Matt Strahm Is a Temporary Fix for a Depleted Phillies Rotation

The newly acquired Matt Strahm will provide much-needed length for the Phillies as Ranger Suárez and Andrew Painter recover from elbow pain.

CLEARWATER, FLORIDA - FEBRUARY 23: Matt Strahm #25 of the Philadelphia Phillies poses for a portrait during media day at BayCare Ballpark on February 23, 2023 in Clearwater, Florida. (Photo by Mike Ehrmann/Getty Images)

It came as quite a surprise when the Philadelphia Phillies signed Matt Strahm in early December. The player himself didn’t turn many heads, but the terms of his deal brought on many a double-take. He signed for two years and $15 million, a hefty payday for a veteran arm without much history of success.

Strahm wasn’t exactly a marquee name this winter. He didn’t make the top 50 free agents list here at Just Baseball, nor the equivalent lists at FanGraphs, MLB Trade Rumors, or The Athletic. Yet the Phillies pounced, inking him to one of the 50 largest free agent contracts of the offseason. Only six relief pitchers signed for more guaranteed money.

“That deal destroyed the market.”

Those are the words of an unnamed executive, describing to Ken Rosenthal how Strahm’s contract affected the market for other left-handed relievers. I don’t think it’s fair to put all that blame on an individual player’s shoulders, but this quotation reinforces the point I’m trying to make: no one expected Strahm to sign so early or command so much money.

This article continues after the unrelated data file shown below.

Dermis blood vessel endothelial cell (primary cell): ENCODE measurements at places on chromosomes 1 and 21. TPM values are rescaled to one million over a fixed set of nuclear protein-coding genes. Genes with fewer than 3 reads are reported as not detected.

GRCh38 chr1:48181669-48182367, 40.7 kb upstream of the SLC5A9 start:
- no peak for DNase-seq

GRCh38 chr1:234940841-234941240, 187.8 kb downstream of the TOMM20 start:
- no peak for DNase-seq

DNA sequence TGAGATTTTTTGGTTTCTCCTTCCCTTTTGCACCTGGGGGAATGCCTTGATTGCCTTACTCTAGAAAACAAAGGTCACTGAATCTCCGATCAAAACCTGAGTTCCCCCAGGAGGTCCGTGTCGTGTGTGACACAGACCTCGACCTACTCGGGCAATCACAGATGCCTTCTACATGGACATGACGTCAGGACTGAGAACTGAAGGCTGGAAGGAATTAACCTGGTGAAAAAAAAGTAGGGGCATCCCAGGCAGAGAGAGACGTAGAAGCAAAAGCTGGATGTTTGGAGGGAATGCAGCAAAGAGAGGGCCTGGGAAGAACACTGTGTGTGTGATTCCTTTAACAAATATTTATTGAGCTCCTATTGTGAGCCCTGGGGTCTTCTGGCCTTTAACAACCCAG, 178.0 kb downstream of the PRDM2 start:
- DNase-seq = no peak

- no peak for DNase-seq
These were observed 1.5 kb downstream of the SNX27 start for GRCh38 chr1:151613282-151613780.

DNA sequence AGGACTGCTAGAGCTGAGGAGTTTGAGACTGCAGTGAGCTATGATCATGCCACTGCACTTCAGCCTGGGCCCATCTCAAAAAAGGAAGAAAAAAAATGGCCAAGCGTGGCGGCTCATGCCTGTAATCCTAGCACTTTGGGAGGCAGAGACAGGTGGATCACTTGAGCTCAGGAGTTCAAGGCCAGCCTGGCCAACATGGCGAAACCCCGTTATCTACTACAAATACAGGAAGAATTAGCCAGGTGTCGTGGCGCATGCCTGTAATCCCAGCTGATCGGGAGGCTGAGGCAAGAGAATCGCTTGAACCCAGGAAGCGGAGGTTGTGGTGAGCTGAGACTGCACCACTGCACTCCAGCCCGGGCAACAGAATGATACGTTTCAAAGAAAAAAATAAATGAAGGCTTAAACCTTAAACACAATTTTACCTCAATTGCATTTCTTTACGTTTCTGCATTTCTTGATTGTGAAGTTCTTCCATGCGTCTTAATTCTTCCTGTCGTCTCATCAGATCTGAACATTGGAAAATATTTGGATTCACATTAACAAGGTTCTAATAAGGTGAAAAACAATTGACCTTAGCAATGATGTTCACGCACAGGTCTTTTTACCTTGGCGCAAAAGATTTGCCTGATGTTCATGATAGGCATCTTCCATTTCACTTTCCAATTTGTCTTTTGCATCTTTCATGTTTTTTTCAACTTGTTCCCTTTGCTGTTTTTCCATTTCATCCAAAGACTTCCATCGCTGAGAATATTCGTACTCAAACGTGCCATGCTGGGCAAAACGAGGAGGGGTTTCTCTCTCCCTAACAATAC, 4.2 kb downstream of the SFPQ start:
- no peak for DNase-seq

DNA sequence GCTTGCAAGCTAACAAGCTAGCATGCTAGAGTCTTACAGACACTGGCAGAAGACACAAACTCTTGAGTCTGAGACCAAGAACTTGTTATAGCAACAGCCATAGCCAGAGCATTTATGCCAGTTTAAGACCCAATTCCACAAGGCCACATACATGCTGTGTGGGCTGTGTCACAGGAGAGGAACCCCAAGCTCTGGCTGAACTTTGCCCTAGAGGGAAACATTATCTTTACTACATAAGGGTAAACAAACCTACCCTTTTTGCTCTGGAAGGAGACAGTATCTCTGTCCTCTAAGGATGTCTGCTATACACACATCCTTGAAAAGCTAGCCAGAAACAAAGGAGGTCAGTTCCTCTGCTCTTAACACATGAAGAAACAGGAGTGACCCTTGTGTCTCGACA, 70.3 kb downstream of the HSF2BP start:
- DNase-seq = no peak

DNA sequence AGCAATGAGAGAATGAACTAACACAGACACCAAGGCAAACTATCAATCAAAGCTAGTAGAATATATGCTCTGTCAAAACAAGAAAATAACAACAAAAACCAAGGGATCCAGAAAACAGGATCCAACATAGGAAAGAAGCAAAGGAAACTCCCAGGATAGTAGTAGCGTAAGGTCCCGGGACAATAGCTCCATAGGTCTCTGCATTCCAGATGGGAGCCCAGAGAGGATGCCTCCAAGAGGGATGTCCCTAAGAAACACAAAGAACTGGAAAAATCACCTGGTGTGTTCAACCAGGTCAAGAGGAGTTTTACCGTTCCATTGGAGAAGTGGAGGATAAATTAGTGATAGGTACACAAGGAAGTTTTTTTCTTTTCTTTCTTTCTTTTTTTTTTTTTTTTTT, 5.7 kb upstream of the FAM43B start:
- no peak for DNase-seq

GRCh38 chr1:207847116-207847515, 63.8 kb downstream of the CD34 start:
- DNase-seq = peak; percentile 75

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So, how did the 31-year-old southpaw land such a lucrative deal? Presumably, the Phillies saw something in his arm that most teams didn’t. Philadelphia’s pitching coach Caleb Cotham has had great success unlocking potential in his relievers over the last two seasons. One had to suppose he had big plans for Strahm.

Strahm had a fine season in 2022, but it was nothing spectacular. In 50 games, he pitched 44.2 innings with a 3.83 ERA, 3.72 FIP, and 3.34 xERA. His strikeout rate was high, but his control left something to be desired. He also ran into some trouble against left-handed batters, which isn’t a great sign for a left-handed pitcher. Thus, when Strahm first signed with Philadelphia, the obvious assumption was that Cotham had a plan to refine his control or boost his effectiveness against same-handed batters. A 3.83 ERA in 44.2 IP doesn’t warrant $15 million; clearly, the Phillies were expecting more.

At the time, I theorized Cotham’s approach would revolve around Strahm’s diverse pitch arsenal. Strahm, you see, threw five different pitches in 2022. That’s highly unusual for a bullpen arm. While starters need more offerings to turn over the lineup several times, relievers tend to pick their two or three best weapons and stick with those. I thought Cotham would help Strahm to streamline his arsenal. But it’s starting to seem like the Phillies were interested in Strahm for a wholly different reason.

On Sunday afternoon, manager Rob Thomson revealed that Strahm would start the fifth game of the regular season. He’ll take the ball against the Yankees on Wednesday, April 5, with the freedom to throw 65-70 pitches. It will be his first genuine big league start since July 2019.